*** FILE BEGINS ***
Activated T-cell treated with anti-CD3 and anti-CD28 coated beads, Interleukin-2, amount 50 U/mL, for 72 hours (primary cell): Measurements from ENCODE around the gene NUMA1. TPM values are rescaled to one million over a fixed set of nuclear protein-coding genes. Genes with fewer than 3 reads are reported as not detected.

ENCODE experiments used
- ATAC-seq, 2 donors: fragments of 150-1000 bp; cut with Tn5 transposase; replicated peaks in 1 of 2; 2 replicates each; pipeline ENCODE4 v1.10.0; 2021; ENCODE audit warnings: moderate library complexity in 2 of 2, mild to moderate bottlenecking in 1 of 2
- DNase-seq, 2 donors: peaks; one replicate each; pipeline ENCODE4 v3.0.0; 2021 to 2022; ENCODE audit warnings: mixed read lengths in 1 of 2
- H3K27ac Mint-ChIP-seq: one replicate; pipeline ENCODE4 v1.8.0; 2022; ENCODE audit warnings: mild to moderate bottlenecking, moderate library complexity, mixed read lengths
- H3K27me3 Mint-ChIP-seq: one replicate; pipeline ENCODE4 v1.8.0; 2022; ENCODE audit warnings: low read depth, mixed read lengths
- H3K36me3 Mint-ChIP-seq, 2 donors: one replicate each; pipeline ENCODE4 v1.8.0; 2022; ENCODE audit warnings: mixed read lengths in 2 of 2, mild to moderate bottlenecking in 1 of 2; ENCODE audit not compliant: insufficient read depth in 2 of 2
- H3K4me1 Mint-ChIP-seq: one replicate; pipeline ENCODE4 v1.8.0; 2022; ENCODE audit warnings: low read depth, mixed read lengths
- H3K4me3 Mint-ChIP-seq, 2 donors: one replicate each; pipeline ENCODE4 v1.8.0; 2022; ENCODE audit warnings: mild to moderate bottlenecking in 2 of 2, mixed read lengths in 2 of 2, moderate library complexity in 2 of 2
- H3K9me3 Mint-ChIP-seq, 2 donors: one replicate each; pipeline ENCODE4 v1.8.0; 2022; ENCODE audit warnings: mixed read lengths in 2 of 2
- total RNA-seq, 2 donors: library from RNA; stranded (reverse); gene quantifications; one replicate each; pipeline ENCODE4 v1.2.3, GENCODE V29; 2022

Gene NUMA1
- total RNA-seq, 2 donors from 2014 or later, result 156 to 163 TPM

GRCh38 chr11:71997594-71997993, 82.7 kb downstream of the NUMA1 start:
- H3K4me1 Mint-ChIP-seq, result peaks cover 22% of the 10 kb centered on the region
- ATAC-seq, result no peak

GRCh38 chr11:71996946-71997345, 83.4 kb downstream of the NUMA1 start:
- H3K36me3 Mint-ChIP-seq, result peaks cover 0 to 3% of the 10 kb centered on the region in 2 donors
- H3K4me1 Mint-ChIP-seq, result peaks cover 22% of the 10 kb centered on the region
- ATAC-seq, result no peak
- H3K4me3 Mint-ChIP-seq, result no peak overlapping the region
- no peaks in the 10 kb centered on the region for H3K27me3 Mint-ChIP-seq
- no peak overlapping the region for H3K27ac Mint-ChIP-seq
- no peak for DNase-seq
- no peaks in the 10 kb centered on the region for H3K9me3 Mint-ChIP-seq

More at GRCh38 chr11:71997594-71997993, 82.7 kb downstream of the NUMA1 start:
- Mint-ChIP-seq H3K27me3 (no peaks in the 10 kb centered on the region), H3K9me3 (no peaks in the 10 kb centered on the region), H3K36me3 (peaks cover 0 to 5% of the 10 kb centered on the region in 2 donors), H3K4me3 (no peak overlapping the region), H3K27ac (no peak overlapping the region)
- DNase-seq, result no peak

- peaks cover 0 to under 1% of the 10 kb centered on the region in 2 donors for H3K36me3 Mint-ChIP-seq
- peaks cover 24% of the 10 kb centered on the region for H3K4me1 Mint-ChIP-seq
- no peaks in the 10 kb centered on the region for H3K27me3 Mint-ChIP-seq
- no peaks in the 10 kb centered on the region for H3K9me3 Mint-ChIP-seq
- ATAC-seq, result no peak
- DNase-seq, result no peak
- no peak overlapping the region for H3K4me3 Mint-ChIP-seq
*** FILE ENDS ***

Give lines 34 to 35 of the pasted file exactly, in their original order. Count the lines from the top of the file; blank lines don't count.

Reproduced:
- DNase-seq, result no peak
- no peak overlapping the region for H3K4me3 Mint-ChIP-seq